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The First Nations Health Authority (FNHA) in British Columbia is exploring a partnership approach to developing a community-based FASD prevention strategy in the Fraser Salish region.

Inspired by the Marulu Strategy in the Fitzroy Valley of Western Australia and the work of other Indigenous communities in Canada, the FNHA Community Wellness Support team brought together individuals and organizations working in health care, child welfare, early childhood development, community wellness and other related areas for a one-day meeting on December 1, 2017. The meeting was held on the on the traditional territory of the Musqueam people.

The meeting began with an opening prayer and welcome from a Musqueam Elder. In the morning, participants learned about the successful Family Empowerment Team in the Stó:lō Nation (the Stó:lō traditional territory extends from Yale to Langley, BC). The program is based on the Parent Child Assistance Program (PCAP) model developed by Therese Grant at the University of Washington in 1991 which has been shown to an effective approach to preventing FASD.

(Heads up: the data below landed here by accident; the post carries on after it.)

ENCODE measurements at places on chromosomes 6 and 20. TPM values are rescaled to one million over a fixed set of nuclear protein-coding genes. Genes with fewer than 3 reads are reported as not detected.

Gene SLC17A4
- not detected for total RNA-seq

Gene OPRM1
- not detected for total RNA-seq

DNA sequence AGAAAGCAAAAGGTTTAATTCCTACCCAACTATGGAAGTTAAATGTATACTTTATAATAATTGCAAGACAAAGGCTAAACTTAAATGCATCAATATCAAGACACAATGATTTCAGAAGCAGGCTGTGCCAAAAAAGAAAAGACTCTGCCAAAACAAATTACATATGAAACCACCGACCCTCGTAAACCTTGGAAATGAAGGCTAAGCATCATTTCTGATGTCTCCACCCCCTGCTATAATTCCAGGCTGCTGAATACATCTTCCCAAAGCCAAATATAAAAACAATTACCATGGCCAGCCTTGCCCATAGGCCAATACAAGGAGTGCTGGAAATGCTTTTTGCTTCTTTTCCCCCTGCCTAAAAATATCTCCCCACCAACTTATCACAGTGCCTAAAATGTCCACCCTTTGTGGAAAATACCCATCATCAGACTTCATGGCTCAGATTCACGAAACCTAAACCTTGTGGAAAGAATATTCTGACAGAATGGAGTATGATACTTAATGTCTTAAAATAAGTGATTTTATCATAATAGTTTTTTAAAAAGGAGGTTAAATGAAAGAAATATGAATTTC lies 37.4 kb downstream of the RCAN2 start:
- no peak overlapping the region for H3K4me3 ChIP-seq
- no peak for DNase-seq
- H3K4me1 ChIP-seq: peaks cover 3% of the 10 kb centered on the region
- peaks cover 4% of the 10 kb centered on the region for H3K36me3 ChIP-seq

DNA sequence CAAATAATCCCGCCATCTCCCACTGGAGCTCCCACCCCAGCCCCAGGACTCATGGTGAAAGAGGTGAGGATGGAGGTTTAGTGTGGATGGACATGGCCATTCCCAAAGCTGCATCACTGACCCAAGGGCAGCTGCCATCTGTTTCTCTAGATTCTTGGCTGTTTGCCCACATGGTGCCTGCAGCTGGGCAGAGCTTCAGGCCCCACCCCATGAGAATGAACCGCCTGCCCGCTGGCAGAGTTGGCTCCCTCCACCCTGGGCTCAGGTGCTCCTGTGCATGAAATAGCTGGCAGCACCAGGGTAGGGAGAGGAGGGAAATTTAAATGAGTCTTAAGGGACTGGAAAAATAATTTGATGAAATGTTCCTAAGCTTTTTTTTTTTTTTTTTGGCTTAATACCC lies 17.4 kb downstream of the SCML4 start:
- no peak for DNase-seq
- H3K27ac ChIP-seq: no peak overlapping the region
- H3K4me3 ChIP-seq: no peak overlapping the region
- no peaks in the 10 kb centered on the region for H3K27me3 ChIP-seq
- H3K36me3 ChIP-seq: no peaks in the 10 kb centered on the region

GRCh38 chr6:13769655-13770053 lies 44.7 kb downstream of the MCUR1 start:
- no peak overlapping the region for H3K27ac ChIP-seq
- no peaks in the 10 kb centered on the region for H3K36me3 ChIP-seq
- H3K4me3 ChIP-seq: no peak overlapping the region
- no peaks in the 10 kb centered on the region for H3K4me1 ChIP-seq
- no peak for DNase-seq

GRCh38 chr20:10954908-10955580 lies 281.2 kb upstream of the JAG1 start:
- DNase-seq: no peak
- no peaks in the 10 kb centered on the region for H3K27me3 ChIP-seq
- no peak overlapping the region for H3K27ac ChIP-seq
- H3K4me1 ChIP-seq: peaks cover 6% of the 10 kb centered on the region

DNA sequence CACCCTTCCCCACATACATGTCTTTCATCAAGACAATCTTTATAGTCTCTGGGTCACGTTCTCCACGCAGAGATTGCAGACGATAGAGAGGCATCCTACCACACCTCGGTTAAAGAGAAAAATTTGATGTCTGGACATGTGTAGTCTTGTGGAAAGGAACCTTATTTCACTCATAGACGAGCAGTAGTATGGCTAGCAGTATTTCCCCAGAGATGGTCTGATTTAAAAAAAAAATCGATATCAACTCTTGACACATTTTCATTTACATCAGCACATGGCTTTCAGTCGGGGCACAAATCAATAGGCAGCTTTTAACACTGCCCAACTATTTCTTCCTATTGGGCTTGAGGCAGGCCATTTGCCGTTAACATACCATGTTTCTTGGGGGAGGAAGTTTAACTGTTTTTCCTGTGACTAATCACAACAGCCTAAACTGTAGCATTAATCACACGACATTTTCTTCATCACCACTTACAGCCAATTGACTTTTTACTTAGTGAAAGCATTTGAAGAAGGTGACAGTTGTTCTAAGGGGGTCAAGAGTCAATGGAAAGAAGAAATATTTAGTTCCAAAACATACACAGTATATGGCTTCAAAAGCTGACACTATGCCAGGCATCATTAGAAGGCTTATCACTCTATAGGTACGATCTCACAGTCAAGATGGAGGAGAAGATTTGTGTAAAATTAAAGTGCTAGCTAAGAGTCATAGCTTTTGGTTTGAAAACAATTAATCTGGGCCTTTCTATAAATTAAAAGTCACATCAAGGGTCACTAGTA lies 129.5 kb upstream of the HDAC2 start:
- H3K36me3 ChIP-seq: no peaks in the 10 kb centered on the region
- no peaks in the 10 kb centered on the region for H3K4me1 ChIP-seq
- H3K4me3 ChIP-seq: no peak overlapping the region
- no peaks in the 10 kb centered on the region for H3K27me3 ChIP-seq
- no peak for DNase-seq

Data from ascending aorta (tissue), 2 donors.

The Family Empowerment Team has built upon the PCAP model to develop a holistic and culturally relevant approach to FASD prevention in the Stó:lō Nation. Meeting attendees had the unique opportunity to hear from a woman who has participated in the program and to hear how the program has supported her and her family to reach her goals.

In the afternoon, members of Alberta’s Parent-Child Assistance Program Council shared their experiences of working with and supporting over 30 PCAP programs in Alberta and how different agencies, groups, and government departments have collaborated in developing a 10-year provincial strategy to address FASD.


For more on these topics, see these earlier posts:

Alberta Parent-Child Assistance Program Quilt, December 8, 2014

Films from the Lililwan Project: Tristan and Marulu, May 9, 2012

FASD Mentoring Programs in Canada, December 7, 2011

 

Overview: Four Levels of FASD Prevention

Information Sheet: What Men Can Do To Prevent FASD

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